priest” is derived from the Greek word the evening attendance at church is put presbuteros," signifying a superior, properly down at 180, while frequently, at one church in age, and thence also in worth and gravity; there, the evening congregation has amounted and the terms bishop and presbyter, or priest, to a thousand. “But if clergymen will not rever meant the same thing, though they give answers to Government inquiries, as sometimes may have designated the same they at Preston did not, they cannot find person, who was called episcopos with respect fault if misrepresented."* My own personal to his office, and presbuteros with respect to knowledge of inore than one dissenting chapel his age and dignity.” * Neither has the and its minister, and of their general eagerAnglican Church abolished an office, or ness to depreciate the Church's strength, and brought in a new one, for we have strong “ make the most of themselves,” leads me evidence not only that the term “apostles” firmly to believe that the tables do not adecame to be distinctively applied to the Twelve, quately represent the Church's strength. with only three exceptions, but that imme- They prove, however, that she out-numbers diately after, if not during apostolic times, all the dissenting sects put together; which the term episcopoi was applied only to the is enough to satisfy one that Episcopacy is highest officers of the Church, the presbu- not at fault. teroi or priests being the second. Neither Now, a word as to Episcopal revenues. is to be understood as involved in the term On this subject much misapprehension, and “priests” the offering of sacrifice. Their I must add much misrepresentation exists. duties are, as defined by Richard Baxter- In the report of the Commissioners appointed To be the guides of the congregation in to inquire into the ecclesiastical revenues of public worship, and to stand between them England and Wales, in 1835, it appears that and Christ in things pertaining to God as the total Episcopal revenues amounted to subservient to Christ in his priestly office; £160,292, in the proportions of £120,568 and so both for the people, and in their to the see of Canterbury, and £39,724 to names, to put up the public prayers and the see of York, distributed in various propraises of the Church to God. It is their portions among the archbishops and bishops. † duty to administer to them, as in the name Since then, however, the Episcopal revenues and stead of Christ, His body and blood; have been, I believe, reduced, and more and to subserve Christ, especially in His equally distributed. Then, with respect to priestly office." +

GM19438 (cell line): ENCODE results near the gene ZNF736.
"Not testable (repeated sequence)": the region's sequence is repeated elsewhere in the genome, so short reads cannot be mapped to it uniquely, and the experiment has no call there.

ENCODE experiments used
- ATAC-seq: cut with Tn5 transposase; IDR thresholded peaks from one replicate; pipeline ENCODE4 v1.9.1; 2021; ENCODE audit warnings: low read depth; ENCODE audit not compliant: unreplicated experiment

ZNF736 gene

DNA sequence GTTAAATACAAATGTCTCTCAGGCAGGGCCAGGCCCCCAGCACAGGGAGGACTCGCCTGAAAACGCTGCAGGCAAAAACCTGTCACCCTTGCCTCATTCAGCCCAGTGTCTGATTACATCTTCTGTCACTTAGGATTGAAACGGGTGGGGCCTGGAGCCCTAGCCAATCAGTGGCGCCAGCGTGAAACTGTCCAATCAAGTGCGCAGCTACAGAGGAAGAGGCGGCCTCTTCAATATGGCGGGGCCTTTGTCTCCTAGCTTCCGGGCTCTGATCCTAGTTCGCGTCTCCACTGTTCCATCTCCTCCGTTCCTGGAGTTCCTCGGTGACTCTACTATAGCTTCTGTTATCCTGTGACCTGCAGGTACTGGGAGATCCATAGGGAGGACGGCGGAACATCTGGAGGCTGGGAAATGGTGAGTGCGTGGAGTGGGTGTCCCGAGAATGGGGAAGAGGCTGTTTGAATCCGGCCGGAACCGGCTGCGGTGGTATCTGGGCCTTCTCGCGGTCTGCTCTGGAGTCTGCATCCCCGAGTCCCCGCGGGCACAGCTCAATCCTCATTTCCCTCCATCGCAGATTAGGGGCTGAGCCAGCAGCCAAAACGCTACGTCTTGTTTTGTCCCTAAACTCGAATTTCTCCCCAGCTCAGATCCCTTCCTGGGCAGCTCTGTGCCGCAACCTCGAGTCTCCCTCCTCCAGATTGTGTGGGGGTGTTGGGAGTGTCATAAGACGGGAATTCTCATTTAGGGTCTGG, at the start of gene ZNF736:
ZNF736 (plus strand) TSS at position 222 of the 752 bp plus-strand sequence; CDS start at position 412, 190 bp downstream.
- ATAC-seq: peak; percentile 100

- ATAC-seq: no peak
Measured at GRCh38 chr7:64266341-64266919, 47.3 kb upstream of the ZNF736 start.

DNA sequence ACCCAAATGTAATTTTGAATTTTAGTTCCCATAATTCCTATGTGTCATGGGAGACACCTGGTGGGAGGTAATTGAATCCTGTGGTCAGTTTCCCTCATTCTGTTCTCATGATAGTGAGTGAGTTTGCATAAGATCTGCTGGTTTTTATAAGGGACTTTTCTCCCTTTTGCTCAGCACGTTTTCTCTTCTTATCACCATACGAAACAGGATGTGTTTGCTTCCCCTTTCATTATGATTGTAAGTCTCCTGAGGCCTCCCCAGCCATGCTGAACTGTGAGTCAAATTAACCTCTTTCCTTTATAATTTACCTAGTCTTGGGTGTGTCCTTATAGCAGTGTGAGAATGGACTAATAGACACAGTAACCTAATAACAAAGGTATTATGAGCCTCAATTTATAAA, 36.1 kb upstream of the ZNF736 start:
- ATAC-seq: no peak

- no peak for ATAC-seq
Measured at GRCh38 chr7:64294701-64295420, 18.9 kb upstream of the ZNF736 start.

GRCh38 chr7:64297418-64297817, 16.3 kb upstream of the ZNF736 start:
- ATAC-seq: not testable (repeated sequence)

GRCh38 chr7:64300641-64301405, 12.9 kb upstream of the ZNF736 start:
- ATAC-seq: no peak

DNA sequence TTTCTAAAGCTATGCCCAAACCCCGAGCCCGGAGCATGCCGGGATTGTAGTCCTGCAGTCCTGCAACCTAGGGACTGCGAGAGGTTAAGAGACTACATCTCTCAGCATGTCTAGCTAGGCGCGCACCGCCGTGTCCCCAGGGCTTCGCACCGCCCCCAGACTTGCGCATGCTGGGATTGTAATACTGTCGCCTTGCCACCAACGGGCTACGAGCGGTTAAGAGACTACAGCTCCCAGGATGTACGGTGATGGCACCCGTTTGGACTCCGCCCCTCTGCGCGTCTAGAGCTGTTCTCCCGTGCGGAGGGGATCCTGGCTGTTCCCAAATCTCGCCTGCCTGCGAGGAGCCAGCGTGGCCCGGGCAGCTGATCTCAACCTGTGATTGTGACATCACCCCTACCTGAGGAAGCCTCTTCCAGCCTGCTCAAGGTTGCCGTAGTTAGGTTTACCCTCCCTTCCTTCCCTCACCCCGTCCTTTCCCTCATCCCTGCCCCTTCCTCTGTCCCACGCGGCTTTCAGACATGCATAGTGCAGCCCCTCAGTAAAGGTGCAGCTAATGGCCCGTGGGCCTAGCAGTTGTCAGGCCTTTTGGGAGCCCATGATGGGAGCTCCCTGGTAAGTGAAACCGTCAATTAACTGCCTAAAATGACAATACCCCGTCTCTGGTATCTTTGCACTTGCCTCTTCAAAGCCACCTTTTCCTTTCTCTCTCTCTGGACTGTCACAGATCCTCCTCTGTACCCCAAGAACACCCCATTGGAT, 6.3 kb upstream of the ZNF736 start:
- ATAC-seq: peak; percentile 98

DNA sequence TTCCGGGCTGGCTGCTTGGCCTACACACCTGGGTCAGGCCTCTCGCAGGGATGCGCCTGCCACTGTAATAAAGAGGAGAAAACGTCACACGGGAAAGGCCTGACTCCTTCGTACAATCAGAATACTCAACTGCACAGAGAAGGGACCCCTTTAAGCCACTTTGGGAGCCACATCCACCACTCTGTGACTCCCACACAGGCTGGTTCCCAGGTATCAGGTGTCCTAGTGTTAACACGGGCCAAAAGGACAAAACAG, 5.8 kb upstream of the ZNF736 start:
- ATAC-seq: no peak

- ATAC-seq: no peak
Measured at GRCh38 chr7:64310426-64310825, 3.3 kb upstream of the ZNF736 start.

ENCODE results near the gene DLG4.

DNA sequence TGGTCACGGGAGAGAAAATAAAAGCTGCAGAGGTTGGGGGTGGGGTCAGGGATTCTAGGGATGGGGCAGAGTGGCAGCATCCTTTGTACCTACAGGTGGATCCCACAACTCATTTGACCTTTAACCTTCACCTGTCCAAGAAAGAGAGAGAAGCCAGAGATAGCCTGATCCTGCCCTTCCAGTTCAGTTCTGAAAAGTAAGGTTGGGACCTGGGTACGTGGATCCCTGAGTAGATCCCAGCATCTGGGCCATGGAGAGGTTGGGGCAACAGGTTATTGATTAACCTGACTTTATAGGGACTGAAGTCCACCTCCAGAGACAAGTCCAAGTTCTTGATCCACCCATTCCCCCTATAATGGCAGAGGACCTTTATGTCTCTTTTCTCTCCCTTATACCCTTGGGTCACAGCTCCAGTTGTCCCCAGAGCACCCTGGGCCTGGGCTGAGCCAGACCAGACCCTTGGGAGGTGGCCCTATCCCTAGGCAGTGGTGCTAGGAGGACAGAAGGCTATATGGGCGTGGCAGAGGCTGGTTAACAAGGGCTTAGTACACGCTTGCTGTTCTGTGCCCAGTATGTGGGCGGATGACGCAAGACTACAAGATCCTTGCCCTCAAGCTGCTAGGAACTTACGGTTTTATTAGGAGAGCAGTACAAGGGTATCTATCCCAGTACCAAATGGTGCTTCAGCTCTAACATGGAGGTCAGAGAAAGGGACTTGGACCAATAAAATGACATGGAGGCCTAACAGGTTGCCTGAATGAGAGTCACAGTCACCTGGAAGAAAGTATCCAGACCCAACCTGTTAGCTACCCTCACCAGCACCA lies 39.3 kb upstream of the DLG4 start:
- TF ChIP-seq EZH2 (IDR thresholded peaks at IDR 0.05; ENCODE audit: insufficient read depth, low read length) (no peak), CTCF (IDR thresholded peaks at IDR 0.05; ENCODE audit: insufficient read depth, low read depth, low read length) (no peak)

the incomes of the inferior clergy, they are “Walter" alludes disparagingly to the by no means great-scarcely enough, on the church accommodation provided by “ Episco- average, to keep a family upon. And, with pacy, with all its vaunted wealth and rank,” respect to deaneries and cathedral dignities, in England, as compared with that provided which offer far more ground for animadverby the Kirk; and as “ L'Ouvrier” descends sion than Episcopal revenues, even Dr. Chalto employ the same kind of argument against mers said that he would be glad to have Episcopacy, I cannot pass it wholly without them in his own church; his opinion being comment. First, then, in respect to "the there should be some learned men maintained influence of the Episcopal pulpit on the Sabbath day;" it appears from the official report for this month (September) on “The Church

* See an able article in “ Fraser's Magazine"

among the Tall Chimneys," p. 281, &c. • Wordsworth's “ Theophilus Aug.," pp. 85, + See the “ Penny Cyclopædia," under “Bi. 89.

shops," p. 456. + Idem (quoted from “Christian Directory," p. * See" Edinburgh Review," No. 201, "Church 714, ed. 1673).

Parties;" and " Fraser's Magazine," as above.